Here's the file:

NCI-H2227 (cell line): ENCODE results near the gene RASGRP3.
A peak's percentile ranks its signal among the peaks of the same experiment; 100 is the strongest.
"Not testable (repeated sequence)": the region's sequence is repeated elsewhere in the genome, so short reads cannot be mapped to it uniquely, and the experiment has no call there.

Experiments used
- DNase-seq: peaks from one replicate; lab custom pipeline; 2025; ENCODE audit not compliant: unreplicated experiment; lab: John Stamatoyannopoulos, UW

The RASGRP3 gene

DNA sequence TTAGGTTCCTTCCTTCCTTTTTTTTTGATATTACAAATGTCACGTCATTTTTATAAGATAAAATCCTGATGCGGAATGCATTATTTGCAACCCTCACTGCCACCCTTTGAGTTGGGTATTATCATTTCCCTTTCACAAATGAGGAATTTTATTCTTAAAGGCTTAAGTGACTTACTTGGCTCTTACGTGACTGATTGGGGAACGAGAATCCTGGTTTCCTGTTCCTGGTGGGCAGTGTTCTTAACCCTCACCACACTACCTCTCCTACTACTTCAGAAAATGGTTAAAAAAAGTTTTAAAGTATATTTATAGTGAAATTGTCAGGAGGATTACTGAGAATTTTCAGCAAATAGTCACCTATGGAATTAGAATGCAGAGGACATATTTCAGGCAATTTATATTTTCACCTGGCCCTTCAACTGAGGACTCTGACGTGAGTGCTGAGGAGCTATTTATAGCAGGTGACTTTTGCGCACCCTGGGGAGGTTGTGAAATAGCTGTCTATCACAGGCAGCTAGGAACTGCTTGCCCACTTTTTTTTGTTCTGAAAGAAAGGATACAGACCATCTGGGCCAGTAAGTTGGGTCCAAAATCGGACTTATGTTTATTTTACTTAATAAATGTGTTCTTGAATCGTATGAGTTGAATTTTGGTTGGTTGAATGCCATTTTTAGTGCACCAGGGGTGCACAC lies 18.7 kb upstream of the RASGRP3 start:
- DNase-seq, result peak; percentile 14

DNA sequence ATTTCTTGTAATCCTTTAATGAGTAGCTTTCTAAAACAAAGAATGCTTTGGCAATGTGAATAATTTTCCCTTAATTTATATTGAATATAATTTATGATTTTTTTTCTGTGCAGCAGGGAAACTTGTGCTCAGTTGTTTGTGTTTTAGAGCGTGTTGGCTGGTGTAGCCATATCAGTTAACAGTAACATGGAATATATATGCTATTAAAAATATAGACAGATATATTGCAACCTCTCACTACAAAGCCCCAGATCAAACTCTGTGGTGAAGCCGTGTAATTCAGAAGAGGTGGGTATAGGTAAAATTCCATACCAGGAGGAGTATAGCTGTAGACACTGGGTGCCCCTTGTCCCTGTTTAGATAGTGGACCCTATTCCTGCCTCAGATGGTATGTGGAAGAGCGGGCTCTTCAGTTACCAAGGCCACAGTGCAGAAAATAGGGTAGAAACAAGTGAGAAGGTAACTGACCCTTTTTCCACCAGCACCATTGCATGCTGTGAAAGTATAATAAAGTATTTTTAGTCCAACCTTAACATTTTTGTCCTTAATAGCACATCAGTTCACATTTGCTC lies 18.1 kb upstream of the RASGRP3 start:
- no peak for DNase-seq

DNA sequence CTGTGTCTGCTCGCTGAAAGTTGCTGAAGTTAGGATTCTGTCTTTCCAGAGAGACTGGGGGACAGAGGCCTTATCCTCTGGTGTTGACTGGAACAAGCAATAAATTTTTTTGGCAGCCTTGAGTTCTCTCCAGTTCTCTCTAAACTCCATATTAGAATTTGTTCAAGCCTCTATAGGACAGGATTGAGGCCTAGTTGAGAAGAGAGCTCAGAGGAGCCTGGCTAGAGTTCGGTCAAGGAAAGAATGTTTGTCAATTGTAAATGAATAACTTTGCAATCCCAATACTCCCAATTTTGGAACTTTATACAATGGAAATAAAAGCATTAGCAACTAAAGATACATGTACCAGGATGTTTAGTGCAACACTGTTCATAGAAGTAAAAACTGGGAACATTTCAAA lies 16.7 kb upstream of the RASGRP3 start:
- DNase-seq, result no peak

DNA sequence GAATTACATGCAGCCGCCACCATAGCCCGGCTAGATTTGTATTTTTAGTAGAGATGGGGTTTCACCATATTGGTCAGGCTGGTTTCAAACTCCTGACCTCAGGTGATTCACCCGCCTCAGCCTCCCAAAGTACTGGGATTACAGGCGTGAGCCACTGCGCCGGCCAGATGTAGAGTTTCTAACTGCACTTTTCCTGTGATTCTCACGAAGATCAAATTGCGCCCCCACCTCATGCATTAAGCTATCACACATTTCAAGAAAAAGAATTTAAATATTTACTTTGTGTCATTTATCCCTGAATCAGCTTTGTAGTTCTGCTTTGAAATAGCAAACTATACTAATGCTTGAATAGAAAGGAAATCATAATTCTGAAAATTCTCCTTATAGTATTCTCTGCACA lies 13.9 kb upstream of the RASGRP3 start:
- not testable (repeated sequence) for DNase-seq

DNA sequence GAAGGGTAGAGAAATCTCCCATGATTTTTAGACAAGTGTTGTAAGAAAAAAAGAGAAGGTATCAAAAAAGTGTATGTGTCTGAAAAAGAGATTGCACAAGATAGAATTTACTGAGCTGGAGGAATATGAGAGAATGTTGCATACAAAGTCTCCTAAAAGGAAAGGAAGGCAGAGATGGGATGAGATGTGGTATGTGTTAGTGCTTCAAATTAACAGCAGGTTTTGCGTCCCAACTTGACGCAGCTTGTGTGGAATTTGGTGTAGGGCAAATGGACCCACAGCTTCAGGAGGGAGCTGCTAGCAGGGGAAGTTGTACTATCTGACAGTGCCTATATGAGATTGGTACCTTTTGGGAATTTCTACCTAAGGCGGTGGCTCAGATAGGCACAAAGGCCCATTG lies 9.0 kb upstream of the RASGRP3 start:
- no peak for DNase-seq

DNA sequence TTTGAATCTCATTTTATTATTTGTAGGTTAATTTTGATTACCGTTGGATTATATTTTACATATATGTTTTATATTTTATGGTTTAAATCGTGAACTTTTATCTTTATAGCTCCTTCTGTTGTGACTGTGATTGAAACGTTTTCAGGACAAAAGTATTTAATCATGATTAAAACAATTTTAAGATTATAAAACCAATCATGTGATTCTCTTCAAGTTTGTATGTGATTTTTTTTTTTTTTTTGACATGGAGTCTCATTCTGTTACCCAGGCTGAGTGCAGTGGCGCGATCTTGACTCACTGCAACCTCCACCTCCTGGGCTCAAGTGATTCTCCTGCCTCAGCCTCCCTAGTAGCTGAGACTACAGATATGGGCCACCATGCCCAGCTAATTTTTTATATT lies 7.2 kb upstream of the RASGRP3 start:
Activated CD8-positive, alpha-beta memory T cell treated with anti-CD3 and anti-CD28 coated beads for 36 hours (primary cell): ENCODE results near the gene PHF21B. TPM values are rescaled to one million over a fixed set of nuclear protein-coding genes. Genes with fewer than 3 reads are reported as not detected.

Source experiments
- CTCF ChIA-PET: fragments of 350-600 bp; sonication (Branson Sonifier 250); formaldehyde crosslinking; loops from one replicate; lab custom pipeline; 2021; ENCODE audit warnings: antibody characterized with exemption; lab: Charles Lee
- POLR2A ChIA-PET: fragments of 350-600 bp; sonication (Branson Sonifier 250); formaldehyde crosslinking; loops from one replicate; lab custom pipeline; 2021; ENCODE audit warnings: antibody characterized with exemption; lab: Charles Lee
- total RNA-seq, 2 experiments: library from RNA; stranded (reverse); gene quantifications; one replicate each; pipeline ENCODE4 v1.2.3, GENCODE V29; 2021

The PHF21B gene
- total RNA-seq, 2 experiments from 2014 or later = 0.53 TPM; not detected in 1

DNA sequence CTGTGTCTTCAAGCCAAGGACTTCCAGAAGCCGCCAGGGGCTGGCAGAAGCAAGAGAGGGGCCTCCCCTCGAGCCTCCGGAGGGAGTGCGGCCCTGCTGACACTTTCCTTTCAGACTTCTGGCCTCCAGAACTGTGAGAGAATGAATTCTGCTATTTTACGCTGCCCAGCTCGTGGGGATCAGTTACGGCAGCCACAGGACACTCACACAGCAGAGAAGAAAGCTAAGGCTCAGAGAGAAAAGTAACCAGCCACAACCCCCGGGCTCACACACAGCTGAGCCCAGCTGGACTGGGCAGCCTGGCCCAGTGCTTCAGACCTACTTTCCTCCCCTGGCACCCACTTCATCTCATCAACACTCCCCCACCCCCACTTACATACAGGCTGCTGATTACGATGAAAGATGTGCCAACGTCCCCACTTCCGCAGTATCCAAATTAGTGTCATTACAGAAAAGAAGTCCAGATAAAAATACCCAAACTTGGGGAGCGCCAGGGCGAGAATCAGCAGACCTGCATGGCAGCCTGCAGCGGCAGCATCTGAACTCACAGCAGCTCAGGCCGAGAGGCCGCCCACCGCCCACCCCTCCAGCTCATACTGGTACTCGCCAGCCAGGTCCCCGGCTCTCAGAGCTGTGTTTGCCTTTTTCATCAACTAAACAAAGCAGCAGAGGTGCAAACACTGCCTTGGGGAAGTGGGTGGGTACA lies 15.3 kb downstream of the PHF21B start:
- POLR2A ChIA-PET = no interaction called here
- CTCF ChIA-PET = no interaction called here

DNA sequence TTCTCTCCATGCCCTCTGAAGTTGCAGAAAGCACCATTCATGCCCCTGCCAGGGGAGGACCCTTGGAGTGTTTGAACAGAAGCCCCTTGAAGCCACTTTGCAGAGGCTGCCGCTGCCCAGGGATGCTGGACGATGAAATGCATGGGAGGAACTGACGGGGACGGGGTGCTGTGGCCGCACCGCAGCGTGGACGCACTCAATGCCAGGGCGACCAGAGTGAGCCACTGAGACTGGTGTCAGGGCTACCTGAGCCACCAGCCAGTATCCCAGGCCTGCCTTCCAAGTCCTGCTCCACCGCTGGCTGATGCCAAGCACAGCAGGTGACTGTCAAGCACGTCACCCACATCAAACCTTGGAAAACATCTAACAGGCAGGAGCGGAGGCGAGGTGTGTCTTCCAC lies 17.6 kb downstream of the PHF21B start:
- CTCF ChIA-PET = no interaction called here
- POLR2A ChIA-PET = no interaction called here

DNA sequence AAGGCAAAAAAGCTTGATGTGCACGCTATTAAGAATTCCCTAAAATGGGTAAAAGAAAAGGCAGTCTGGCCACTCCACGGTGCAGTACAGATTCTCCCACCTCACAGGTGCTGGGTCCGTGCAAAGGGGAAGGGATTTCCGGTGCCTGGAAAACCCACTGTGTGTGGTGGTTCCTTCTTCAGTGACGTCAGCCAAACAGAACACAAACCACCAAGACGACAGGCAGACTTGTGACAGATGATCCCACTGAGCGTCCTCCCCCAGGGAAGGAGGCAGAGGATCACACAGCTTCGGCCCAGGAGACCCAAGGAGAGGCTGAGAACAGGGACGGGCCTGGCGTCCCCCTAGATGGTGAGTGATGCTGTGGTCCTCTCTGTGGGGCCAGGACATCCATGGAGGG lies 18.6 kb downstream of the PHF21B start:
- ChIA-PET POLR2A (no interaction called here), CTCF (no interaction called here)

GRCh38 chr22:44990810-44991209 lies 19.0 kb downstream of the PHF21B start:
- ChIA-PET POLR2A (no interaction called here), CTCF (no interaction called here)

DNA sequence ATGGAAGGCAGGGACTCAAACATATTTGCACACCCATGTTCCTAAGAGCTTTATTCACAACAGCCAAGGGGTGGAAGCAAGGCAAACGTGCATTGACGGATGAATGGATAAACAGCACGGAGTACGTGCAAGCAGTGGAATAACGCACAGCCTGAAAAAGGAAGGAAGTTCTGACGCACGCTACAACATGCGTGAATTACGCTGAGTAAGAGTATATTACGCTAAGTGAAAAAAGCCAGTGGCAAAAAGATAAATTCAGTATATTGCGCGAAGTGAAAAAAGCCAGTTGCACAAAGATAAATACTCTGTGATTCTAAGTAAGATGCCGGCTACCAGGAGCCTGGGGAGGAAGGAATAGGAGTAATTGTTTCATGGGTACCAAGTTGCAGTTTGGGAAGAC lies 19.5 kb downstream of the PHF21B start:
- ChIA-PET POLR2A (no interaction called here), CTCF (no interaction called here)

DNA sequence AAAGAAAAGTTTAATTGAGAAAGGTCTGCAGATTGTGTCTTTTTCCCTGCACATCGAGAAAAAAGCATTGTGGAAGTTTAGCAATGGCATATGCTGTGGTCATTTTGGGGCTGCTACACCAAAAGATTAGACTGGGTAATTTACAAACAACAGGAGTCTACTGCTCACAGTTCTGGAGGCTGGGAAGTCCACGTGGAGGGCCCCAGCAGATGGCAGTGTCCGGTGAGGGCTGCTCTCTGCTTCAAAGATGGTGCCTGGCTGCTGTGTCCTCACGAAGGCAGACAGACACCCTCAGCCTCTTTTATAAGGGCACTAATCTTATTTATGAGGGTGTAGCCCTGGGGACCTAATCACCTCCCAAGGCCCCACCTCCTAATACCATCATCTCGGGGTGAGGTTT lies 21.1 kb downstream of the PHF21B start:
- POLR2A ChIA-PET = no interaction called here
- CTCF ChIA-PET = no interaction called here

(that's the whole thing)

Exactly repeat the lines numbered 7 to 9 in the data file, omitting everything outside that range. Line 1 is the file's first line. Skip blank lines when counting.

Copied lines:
DNA sequence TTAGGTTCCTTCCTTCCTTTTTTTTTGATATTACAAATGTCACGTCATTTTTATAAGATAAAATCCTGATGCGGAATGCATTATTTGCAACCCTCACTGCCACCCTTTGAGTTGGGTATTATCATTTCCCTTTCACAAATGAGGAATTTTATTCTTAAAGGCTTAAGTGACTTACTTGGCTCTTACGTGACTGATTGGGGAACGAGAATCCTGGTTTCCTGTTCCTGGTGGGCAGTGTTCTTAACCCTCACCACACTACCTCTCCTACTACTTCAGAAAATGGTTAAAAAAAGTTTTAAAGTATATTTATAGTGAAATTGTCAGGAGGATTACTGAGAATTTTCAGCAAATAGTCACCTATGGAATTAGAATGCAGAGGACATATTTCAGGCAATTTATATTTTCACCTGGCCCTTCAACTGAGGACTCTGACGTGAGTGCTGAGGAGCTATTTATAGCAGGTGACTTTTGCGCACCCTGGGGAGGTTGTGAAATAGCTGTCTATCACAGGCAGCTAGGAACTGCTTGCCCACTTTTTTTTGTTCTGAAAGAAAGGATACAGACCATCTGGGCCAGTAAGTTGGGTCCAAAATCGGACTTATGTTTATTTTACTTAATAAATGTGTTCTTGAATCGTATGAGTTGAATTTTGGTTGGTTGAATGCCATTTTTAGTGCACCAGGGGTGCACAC lies 18.7 kb upstream of the RASGRP3 start:
- DNase-seq, result peak; percentile 14

DNA sequence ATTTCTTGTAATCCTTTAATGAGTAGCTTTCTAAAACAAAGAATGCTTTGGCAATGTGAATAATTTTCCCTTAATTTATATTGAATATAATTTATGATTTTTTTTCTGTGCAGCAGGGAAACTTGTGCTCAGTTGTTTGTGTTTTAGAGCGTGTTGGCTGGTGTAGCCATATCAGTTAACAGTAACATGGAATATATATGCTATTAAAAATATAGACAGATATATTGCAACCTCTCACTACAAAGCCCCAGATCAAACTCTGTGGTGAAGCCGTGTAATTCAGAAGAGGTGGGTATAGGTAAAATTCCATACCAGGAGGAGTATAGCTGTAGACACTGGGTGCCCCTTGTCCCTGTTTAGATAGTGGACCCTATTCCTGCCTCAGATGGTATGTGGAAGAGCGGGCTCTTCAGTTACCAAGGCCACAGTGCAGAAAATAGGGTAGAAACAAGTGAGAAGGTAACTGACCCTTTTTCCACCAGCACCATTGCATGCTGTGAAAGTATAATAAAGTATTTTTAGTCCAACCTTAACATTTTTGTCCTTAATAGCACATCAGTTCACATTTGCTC lies 18.1 kb upstream of the RASGRP3 start: